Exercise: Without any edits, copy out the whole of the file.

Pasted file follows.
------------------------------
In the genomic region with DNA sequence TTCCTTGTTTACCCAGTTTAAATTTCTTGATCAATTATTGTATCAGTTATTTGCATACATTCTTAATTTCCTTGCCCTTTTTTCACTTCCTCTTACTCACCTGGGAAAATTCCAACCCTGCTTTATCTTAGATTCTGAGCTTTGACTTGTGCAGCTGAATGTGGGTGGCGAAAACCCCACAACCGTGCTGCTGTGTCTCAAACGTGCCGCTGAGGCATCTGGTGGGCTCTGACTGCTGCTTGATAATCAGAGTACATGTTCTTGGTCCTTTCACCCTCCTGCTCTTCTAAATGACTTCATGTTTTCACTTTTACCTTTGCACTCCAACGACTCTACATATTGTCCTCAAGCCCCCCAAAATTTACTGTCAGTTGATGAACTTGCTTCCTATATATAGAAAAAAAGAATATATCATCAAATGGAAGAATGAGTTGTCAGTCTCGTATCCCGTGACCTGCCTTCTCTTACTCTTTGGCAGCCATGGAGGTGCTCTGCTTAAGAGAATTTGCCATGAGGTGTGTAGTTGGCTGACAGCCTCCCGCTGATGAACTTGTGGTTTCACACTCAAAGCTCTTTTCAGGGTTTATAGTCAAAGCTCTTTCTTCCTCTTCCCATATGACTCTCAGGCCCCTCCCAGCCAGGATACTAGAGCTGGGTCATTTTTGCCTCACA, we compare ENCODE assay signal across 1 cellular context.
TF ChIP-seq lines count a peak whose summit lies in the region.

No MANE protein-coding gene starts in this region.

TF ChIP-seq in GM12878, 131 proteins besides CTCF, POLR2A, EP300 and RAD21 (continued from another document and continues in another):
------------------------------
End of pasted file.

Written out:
In the genomic region with DNA sequence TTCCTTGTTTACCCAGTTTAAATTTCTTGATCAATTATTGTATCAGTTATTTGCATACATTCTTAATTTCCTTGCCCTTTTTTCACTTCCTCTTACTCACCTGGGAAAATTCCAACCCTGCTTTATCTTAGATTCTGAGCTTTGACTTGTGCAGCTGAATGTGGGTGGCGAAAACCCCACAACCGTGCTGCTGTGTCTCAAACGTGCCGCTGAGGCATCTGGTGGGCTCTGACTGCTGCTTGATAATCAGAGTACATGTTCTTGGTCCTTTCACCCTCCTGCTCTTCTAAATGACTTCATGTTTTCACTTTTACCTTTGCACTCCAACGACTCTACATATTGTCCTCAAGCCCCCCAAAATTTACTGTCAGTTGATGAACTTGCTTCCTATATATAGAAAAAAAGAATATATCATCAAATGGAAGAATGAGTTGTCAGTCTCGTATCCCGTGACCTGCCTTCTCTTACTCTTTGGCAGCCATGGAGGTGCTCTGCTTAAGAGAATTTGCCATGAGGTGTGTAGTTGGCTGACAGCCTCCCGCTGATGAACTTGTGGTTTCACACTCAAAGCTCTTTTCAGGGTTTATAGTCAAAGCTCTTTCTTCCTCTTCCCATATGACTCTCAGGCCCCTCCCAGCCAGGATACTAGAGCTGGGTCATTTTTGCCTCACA, we compare ENCODE assay signal across 1 cellular context.
TF ChIP-seq lines count a peak whose summit lies in the region.

No MANE protein-coding gene starts in this region.

TF ChIP-seq in GM12878, 131 proteins besides CTCF, POLR2A, EP300 and RAD21 (continued from another document and continues in another):